‘Sea lice’ reported at N.J. beaches is actually jellyfish larvae, biologist says

Atlantic Ocean in N.J.

The Atlantic Ocean off South Seaside Park on June 28, 2017. (Justin Auciello/WHYY)

Over the weekend, reports emerged of swimmers in Avalon and Stone Harbor complaining of itching skin, and in some instances, breaking out in rashes after ocean dips.

The culprit was pinned on “sea lice,” conjuring up images of school nurses wearing gloves while inspecting scalps for parasitic insects.

But the actual cause isn’t lice at all, but rather jellyfish larvae, according to Dr. Paul Bologna, a biology professor at Montclair State University and New Jersey’s resident jellyfish expert.

Bologna says the larvae are from thimble jellyfish, a tiny species typically found in the warm western Atlantic Ocean and the cause of seabather’s eruption, a rash caused by thimble jellyfish stings.

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The condition, which is caused by barely visible larvae, appears like a speck of finely ground pepper. According to Healthwise medical staff, the rash is more common in the Caribbean and on Gulf of Mexico beaches.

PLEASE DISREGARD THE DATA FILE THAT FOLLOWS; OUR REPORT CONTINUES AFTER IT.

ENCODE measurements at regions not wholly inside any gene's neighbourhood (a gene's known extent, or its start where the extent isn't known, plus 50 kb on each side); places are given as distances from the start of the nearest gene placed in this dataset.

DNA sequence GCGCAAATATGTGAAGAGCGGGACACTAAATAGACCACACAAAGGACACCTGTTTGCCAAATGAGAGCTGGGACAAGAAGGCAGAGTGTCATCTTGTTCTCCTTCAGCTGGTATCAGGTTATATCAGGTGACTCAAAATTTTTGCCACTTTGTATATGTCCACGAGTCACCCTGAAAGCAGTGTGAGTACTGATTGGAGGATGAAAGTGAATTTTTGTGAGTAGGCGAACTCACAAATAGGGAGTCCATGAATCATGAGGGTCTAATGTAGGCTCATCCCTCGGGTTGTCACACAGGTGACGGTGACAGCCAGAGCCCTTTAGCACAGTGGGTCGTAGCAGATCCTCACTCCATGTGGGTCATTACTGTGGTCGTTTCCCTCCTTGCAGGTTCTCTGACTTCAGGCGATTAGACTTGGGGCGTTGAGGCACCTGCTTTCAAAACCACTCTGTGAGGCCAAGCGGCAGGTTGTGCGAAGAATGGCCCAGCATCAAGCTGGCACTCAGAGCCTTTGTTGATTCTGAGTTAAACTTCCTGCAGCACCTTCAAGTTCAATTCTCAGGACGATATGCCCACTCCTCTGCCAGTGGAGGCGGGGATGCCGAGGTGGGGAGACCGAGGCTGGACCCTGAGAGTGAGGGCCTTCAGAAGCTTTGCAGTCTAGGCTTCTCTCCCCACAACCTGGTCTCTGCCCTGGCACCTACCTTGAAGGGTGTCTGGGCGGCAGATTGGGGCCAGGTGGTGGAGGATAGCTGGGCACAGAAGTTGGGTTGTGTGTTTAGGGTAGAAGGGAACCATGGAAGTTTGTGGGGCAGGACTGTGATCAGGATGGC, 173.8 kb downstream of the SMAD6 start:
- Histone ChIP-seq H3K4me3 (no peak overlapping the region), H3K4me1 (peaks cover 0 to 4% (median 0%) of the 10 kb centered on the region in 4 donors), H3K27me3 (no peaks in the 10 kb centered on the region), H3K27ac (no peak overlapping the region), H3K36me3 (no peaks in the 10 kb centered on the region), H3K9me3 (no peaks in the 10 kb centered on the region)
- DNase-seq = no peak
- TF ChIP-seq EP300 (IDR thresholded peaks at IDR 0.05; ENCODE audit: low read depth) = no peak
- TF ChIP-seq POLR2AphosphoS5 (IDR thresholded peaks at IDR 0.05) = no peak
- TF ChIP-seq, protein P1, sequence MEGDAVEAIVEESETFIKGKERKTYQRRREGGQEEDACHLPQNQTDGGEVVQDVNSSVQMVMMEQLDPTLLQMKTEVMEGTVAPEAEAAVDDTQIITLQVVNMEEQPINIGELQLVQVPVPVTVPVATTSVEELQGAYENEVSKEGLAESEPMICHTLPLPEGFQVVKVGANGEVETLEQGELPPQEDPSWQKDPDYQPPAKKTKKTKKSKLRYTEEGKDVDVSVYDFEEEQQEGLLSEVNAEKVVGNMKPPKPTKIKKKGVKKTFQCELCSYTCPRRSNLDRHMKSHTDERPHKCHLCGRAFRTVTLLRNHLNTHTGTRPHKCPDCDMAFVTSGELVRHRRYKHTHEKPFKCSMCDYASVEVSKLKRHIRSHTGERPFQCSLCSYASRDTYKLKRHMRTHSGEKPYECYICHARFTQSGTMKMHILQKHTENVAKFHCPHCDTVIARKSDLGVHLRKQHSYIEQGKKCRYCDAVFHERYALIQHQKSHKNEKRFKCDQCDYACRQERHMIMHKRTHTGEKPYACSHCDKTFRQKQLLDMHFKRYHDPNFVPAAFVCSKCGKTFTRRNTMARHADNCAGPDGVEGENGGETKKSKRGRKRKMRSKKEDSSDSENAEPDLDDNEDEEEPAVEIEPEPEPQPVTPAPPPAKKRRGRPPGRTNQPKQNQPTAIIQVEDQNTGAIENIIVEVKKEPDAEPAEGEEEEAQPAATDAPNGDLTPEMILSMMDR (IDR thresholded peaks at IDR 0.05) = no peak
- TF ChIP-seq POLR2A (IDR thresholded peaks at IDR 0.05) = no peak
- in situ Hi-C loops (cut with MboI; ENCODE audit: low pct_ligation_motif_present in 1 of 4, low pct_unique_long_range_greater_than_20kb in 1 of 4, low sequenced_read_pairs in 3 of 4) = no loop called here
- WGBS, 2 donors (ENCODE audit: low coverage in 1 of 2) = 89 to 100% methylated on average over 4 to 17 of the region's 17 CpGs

The rash — “raised, hard or soft bumps, or blisters of different shapes and sizes that appear very red and may be extremely itchy” — develops from a few minutes up to 12 hours after swimming, typically under swimwear where the larvae become trapped, the guide says.

Experts say treatment includes removing swimwear as soon as possible, washing with soap and fresh water, and taking an antihistamine or applying calamine lotion.

Jeff Tittel, director of the New Jersey Sierra Club, said the larvae were likely pushed to New Jersey from Florida by Tropical Storm Isaias.

“They have already been found near Ocean City, Avalon and Stone Harbor, which means that they could spread north because of warm water and nutrients,” Tittel said in a statement. “This shows that we need to do more to both tackle stormwater runoff and leaky sewer pipes, as well as climate change.”

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